Urology focuses on problems of the male and female urinary tract and the male reproductive system. Treatment from a urologist may address issues of the bladder, urethra, ureters, kidneys and adrenal glands along with the epididymis, penis, prostate, seminal vesicles, and testes specifically in men.
What can I see a Urologist for?
Urologists see both male and female patients of all ages. In addition to special circumstances and diagnoses, there are many common reasons to see a urologist: bladder prolapse, incontinence, BPH, elevated PSA, hematuria, enuresis, hypogonadism, erectile dysfunction, kidney stones, prostate cancer, bladder cancer, testicular cancer, vasectomy, circumcision, in-office microwave thermotherapy of prostate, in-office urodynamics, in-office prostate and bladder biopsies, and more.
Urology care will always include consultation, and sometimes a physical exam. Urological issues may necessitate blood work, ultrasound, or other types of testing. Some conditions may require medications, procedures, surgery, and/or other follow-up care as part of the treatment plan.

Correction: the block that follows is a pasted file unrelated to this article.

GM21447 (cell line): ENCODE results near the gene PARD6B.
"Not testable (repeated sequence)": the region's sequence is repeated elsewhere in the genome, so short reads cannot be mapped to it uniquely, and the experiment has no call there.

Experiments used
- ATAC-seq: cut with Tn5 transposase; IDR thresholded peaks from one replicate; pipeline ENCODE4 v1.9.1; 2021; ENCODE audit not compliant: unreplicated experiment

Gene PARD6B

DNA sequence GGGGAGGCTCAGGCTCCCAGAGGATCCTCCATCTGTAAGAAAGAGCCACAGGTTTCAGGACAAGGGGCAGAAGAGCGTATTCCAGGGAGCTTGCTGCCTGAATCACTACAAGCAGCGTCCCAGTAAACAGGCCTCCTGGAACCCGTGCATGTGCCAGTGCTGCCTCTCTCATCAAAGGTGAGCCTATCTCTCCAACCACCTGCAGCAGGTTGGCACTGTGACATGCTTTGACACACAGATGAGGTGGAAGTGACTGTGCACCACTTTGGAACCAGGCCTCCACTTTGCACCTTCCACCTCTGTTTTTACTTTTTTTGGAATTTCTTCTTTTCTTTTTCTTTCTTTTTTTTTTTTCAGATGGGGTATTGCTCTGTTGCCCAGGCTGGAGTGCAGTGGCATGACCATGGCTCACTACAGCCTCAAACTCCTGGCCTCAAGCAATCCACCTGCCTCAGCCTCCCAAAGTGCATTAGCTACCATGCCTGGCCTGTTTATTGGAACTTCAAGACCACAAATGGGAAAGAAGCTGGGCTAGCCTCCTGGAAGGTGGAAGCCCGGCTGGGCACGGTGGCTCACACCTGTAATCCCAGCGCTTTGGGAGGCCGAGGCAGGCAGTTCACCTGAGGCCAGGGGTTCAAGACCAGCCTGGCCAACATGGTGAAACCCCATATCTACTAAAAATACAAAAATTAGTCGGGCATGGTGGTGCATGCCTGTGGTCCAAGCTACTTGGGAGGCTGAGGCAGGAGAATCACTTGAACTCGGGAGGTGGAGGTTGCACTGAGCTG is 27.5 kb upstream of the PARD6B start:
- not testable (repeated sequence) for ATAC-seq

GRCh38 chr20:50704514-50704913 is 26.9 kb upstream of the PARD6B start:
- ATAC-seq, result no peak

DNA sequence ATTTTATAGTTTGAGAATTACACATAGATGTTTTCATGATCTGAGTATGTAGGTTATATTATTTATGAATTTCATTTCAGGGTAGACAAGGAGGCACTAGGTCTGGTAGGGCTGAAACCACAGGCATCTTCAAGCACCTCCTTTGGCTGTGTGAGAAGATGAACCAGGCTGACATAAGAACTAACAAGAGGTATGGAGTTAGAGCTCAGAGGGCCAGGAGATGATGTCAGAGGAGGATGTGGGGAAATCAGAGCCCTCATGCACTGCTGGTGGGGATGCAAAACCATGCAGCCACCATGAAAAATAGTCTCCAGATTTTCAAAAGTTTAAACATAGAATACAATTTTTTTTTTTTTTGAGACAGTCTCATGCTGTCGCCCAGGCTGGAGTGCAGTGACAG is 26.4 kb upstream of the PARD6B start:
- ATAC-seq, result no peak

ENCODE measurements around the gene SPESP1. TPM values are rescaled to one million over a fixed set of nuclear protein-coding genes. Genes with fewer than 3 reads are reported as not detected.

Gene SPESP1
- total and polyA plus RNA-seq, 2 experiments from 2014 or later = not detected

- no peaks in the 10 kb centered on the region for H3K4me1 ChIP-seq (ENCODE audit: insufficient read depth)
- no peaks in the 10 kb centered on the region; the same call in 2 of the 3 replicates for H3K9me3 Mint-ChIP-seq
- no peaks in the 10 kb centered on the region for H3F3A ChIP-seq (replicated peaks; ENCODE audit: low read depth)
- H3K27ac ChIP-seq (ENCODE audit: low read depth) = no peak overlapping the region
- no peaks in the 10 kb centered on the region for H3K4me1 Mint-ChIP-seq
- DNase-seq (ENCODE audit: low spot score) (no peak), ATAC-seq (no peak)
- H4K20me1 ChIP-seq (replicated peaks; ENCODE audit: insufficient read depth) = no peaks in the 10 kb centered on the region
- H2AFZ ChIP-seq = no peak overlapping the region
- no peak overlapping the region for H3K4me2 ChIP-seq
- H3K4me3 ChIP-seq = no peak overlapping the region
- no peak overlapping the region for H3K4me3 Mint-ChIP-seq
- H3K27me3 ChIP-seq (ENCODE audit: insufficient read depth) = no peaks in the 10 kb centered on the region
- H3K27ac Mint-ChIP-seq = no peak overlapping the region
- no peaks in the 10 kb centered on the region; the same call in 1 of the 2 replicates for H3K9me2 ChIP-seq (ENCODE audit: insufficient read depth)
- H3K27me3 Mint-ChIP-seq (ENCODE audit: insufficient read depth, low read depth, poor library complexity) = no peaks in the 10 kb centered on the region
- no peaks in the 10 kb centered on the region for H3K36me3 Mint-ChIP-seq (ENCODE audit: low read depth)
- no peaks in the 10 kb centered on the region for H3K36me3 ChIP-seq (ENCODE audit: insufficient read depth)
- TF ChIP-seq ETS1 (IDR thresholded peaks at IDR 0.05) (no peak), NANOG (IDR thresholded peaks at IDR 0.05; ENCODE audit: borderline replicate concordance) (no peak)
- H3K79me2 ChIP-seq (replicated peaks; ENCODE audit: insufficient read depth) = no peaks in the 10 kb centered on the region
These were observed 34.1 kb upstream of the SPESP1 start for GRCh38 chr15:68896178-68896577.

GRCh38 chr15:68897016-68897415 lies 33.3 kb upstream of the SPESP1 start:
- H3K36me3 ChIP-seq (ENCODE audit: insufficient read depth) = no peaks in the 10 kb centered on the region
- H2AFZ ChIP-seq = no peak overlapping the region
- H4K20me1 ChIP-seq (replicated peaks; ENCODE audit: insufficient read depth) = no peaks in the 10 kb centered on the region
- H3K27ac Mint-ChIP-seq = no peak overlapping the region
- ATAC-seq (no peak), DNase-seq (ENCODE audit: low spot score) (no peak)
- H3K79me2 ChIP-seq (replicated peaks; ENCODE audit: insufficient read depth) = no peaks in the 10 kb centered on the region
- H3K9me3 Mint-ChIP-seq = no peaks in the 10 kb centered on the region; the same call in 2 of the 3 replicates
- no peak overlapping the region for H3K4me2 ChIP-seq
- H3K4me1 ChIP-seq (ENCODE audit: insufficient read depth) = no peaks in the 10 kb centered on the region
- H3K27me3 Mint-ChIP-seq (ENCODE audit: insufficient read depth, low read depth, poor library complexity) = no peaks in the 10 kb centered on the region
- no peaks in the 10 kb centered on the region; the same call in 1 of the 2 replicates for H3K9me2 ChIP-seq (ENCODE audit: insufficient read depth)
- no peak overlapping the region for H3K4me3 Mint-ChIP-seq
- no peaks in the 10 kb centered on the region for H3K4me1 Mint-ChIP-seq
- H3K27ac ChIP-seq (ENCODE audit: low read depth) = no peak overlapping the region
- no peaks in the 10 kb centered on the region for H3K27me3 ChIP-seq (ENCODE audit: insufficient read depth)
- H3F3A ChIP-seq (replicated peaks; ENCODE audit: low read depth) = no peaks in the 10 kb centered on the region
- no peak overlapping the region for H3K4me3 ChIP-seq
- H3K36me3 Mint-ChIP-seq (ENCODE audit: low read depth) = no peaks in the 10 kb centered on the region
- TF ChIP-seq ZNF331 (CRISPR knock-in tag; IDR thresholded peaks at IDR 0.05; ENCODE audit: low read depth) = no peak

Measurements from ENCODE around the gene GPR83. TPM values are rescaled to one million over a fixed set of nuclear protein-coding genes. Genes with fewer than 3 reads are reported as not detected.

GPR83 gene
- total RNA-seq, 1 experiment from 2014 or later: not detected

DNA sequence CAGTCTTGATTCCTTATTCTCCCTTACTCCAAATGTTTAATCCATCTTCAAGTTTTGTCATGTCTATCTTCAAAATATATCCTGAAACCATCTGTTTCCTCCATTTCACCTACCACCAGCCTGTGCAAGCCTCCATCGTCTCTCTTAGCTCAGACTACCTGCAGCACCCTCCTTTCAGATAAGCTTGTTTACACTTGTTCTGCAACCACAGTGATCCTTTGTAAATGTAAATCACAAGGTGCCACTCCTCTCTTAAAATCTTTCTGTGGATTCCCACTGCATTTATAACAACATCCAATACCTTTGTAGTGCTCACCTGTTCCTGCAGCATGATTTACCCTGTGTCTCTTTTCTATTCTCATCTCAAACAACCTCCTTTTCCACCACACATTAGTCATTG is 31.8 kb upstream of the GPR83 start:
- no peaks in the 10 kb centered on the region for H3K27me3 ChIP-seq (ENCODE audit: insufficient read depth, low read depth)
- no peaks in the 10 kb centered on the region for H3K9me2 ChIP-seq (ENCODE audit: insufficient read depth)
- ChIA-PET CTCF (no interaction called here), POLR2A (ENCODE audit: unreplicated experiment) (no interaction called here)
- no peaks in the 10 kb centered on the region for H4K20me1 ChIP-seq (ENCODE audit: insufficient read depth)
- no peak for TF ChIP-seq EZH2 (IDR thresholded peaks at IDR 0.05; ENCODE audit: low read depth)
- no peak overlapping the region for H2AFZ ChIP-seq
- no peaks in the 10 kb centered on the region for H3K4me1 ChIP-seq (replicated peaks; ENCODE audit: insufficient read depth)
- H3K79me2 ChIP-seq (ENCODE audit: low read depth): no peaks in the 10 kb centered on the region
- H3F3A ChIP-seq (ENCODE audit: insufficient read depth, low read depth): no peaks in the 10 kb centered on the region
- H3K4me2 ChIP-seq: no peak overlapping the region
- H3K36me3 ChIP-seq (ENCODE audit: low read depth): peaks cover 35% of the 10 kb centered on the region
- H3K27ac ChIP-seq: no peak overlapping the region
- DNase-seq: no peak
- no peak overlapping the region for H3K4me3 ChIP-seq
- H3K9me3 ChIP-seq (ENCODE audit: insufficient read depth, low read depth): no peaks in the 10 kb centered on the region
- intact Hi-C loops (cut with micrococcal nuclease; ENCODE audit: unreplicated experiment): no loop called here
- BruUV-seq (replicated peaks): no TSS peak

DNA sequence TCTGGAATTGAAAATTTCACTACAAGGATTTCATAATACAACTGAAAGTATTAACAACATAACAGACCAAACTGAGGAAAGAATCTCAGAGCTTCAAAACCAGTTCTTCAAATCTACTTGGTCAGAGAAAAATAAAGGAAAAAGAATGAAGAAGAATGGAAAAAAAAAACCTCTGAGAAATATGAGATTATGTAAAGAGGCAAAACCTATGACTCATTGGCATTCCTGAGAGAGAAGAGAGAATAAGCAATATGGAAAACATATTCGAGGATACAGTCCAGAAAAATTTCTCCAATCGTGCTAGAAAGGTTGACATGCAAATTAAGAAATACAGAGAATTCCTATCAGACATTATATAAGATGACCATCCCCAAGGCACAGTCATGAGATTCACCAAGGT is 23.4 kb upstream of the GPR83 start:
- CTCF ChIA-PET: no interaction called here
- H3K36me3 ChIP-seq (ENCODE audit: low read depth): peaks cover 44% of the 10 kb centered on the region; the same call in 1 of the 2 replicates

Referrals may be required
Patients may choose to seek care from a urologist on their own or they may be referred by other primary care providers or specialists. In most cases, it is best to visit a general practitioner first as your primary care provider will first gain a good understanding of medical concerns and help direct you to the proper specialist. For certain ailments, concerns, procedures, or problems, some patients may bypass a visit with primary care and visit urology first. It is important to consider insurance requirements (referrals, second opinions, optional procedures, etc.) when consulting with a urologist.
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These are some of the additional forms you may need for your appointment